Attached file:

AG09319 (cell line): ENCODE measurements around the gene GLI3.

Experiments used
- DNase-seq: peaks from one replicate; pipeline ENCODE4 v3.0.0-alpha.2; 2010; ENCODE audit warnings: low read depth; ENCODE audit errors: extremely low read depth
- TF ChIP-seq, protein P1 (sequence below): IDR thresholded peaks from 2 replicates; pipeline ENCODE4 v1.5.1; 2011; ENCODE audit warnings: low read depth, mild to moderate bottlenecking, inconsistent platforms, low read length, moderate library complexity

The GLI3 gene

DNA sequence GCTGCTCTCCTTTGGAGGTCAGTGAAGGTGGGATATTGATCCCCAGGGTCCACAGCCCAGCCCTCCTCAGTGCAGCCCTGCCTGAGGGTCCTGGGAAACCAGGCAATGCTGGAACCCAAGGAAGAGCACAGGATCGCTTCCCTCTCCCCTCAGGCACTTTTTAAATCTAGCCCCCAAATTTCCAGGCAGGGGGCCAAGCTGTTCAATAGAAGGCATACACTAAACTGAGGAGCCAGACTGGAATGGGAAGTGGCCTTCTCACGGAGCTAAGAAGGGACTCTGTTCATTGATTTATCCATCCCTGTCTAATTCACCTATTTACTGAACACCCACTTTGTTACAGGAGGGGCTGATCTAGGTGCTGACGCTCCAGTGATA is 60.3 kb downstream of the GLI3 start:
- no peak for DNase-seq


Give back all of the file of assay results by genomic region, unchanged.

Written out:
AG09319 (cell line): ENCODE measurements around the gene GLI3.

Experiments used
- DNase-seq: peaks from one replicate; pipeline ENCODE4 v3.0.0-alpha.2; 2010; ENCODE audit warnings: low read depth; ENCODE audit errors: extremely low read depth
- TF ChIP-seq, protein P1 (sequence below): IDR thresholded peaks from 2 replicates; pipeline ENCODE4 v1.5.1; 2011; ENCODE audit warnings: low read depth, mild to moderate bottlenecking, inconsistent platforms, low read length, moderate library complexity

The GLI3 gene

DNA sequence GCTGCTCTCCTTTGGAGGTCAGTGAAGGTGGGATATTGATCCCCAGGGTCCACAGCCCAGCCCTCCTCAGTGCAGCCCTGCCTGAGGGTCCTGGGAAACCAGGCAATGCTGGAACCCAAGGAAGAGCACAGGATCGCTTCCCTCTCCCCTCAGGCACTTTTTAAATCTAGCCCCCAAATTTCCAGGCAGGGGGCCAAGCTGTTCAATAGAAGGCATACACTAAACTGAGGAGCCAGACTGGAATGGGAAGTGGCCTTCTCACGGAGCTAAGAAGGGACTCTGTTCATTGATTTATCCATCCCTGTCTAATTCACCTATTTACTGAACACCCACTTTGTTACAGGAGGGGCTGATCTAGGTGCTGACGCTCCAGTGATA is 60.3 kb downstream of the GLI3 start:
- no peak for DNase-seq